Fall Organic Gardening
Fall Organic Gardening – Many gardeners do not even consider fall gardening because of the winter frosts that might make an early appearance. On the contrary, fall gardening will result in excellent vegetables and will extend crops long after spring planted plants are finished. Vegetables produced from fall gardening are sometimes sweeter and milder than those grow in the summer and offer a brand new taste to the same old veggies.
What you choose to grow during you fall gardening will depend on your available space and what you like to eat, just like spring plants. Even the crops that enjoy the heat, such as tomatoes, sweet potatoes, okra, and peppers, will produce until frosts hit, which can be pretty late in the year in southern areas. However, there are some plants that will quit towards the end of summer like snap-beans, summer squash, and cucumbers. If these vegetables are planted around the middle of the summer they can be harvested until the first frosts as well. Hardy, tough vegetables will grow until the temperature is as low as 20 degrees, but those that aren’t as strong will only be able to grow through light frosts. Remember that if you have root and tuber plants and the tops are killed by a freeze the edible part can be saved if a large amount of mulch is used.
When fall gardening, make sure and pick the vegetables with the shortest growing season so they can be full grown and harvested before the frost arrives. Most seed packages will be labeled “early season”, or you can find the seeds boasting the fewest days to maturity. You may want to go after your seeds for fall gardening in spring or early summer; they are usually not kept in stock towards the end of summer. If they are stored in a cool and dry location they will keep until you are ready to plant.
In order to know exactly when the best time to start fall gardening, you must know about when the first hard frost will hit your area. One of the best ways to tell this is by a Farmer’s Almanac. They will give you exact dates and are rarely wrong. You will also need to know exactly how long it is going to take your plants to mature.
To get your soil ready for fall gardening you must first remove any leftover spring/summer crops and weeds. Crops leftover from the last season can end up spreading bacteria and disease if left in the garden. Spread a couple of inches of compost or mulch over the garden area to increase the nutrients, however, if spring plants were fertilized heavily it may not need much, if any. Till the top layer of soil, wet it down, and let it set for about 12-24 hours. Once this has been done, you are ready to start planting.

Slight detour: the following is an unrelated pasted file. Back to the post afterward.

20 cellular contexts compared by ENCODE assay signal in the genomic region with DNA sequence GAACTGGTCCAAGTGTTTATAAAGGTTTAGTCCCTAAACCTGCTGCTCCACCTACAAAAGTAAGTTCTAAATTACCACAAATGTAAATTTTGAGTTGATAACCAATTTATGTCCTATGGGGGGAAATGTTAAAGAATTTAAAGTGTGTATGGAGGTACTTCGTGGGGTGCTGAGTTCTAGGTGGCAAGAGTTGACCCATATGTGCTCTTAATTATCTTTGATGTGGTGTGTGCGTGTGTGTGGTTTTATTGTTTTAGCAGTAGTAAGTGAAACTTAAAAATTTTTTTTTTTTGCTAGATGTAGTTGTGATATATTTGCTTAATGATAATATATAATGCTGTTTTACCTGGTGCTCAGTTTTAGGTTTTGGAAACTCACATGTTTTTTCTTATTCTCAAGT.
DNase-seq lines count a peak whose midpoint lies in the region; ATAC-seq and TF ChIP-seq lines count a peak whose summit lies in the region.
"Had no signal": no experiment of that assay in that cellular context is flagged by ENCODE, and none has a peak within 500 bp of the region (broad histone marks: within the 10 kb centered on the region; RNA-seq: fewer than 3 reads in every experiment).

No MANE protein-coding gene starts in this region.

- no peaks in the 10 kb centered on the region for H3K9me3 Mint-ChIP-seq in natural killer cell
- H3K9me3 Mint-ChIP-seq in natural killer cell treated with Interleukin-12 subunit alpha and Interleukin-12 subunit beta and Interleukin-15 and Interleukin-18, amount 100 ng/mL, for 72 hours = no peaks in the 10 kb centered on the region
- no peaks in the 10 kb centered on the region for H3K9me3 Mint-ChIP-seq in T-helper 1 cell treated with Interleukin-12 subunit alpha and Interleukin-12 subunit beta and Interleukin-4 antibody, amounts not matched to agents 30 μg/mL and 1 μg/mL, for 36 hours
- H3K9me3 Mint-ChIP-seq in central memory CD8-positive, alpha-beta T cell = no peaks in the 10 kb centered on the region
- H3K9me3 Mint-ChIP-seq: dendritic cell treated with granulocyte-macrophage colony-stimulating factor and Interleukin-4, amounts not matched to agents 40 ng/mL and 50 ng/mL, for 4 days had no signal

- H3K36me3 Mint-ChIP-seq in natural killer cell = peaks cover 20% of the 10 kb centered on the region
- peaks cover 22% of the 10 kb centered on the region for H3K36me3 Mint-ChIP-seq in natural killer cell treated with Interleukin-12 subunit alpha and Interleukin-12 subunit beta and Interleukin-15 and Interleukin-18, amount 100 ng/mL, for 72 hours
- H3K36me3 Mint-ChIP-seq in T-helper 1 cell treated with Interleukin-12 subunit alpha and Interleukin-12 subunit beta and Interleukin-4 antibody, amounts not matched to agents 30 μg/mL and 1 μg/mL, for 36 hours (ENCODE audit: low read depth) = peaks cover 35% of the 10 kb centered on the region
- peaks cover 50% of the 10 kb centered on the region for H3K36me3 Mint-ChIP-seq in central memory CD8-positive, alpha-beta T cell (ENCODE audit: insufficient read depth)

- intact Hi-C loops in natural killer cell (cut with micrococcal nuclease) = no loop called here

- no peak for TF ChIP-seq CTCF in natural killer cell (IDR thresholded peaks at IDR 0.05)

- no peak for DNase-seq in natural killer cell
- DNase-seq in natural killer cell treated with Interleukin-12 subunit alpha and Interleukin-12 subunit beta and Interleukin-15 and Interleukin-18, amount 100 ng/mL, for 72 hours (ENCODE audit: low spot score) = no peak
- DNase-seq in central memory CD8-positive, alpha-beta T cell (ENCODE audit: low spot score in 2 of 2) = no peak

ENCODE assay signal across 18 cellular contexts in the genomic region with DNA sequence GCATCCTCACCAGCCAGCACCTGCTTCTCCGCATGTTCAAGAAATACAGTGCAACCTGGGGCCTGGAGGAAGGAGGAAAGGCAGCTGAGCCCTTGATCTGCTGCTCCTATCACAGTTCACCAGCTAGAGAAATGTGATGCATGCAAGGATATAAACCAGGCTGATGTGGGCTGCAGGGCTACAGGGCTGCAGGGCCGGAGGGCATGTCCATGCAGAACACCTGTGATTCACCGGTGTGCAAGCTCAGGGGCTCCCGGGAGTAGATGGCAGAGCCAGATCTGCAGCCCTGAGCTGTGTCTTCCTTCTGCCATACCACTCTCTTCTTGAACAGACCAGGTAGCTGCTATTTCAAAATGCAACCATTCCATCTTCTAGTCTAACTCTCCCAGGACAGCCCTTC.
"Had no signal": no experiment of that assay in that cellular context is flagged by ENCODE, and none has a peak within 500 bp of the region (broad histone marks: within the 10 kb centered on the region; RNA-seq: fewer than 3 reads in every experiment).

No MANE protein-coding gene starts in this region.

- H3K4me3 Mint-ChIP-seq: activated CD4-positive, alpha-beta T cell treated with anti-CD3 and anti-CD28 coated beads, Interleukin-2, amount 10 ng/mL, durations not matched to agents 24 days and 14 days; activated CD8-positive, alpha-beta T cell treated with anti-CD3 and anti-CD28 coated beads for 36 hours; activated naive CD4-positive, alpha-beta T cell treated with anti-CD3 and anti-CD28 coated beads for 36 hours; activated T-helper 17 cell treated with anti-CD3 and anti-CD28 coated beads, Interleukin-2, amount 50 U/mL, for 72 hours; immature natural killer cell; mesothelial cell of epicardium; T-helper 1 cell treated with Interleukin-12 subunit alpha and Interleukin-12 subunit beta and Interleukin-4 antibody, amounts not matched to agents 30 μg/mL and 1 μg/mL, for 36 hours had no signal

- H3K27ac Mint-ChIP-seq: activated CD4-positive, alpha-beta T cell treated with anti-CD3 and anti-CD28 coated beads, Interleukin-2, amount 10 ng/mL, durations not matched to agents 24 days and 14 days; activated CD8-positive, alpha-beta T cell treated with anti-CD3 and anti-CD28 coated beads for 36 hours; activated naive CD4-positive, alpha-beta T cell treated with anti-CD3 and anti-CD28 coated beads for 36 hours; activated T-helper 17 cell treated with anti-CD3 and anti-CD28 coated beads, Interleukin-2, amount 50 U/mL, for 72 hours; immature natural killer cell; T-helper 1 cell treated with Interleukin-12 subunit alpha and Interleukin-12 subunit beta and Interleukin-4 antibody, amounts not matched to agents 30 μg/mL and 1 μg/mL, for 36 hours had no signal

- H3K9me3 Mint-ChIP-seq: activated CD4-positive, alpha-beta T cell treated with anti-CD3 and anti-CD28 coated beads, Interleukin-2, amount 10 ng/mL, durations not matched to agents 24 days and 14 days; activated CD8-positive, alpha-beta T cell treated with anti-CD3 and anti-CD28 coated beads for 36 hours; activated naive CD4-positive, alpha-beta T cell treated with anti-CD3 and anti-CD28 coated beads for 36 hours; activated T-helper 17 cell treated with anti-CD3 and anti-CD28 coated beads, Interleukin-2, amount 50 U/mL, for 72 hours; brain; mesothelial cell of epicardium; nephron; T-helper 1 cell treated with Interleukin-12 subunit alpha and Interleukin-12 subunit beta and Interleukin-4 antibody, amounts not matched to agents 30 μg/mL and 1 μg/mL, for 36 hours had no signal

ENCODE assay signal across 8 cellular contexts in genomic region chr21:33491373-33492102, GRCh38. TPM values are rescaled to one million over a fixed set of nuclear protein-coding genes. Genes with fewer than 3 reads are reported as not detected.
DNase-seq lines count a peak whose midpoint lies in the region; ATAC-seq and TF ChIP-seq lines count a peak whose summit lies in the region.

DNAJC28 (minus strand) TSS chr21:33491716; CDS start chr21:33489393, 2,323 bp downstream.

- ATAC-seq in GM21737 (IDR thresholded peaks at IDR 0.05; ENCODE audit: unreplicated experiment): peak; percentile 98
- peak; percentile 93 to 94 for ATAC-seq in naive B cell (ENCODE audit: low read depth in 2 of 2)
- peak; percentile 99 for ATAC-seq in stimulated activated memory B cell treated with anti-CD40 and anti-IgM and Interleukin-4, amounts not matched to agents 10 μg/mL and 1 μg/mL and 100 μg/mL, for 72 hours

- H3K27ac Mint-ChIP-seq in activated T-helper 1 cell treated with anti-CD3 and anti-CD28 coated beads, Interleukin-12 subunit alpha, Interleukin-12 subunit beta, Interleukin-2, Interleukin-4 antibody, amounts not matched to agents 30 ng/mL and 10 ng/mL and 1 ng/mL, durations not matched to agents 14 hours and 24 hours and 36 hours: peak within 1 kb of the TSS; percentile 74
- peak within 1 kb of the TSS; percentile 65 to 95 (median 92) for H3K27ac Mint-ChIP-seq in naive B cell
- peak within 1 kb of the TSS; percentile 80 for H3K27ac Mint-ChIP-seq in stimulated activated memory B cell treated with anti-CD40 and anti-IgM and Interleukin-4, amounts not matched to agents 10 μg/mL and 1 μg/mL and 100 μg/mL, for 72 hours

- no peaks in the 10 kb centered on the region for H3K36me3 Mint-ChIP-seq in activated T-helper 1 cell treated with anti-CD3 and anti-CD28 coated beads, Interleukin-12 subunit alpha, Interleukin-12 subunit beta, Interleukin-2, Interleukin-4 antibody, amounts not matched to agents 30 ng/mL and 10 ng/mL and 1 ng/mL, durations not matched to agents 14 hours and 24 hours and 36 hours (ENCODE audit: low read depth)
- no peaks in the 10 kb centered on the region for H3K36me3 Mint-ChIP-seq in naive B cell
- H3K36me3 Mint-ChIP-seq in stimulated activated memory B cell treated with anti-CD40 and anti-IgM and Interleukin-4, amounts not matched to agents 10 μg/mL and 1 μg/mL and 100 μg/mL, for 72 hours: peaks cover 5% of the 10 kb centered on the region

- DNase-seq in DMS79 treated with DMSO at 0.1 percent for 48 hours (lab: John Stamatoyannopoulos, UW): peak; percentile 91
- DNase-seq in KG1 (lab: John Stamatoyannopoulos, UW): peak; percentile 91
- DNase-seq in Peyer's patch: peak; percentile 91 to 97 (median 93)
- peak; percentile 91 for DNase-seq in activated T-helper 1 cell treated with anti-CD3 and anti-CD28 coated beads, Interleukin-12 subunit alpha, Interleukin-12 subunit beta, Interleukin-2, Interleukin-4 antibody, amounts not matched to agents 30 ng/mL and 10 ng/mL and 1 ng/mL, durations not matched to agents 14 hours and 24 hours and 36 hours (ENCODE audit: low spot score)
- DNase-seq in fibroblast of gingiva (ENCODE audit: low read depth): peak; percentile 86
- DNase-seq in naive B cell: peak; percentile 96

Many gardeners will run from fall gardening so they don’t have to deal with frosts, but if tough, sturdy vegetables are planted they can withstand a few frosts and give you some wonderful tasting produce. Fall gardening gives you the chance to enjoy your vegetable garden for at least a little bit more time.
When do I plant green beans for a fall garden in southern oklahoma?
Zucchini in Fall?
I asked a question about fall gardening earlier and got no response, so I will try to be more specific.
Is it wise to plant zucchini, cucumbers, artichoke or Japanese eggplant in August? I live in Southern California where the temperatures are warm, even in Winter. Last winter we saw a drop to 35 degrees, but that was like two nights total.
I know you can plant lettuces, but I would like to keep my zucchini and other stuff going, too.
I’m in SoCal also and lets go down the list. Artichoke can be put in now if it’s a decent sized plant, not seed or a seedling.
Zucchini and cucumbers are a bit iffy but you still have a shot if you use seedlings (nursery grown) and not try to sow seed.
Wait till next year for the eggplant, they are truely heat loving and slow to mature to fruiting size, were talking 3 months are more. Enjoy and good luck
http://www.motherearthnews.comMon, 06 Jul 2009 16:53:56 GMT
For gardeners wanting to get the most from the time they have, here’s expert advice on planting and growing fall garden vegetables.
http://www.motherearthnews.comFri, 07 Sep 2012 07:00:00 GMT
John Navazio suggests homesteaders grow nutritious spinach in the fall to give it a running start that will result in a good harvest.
http://www.motherearthnews.comWed, 07 Aug 2013 07:00:00 GMT
Be sure to isolate varieties of the same species by planting them at opposite ends of the garden, or by growing one variety early in the season and another from midsummer to fall. Also keep in mind that acorn, delicata, …
http://therawfoodmuscle.com/ It’s that time of year and now I need to start preparing my garden for the fall and winter crop. I love growing my own green suc…
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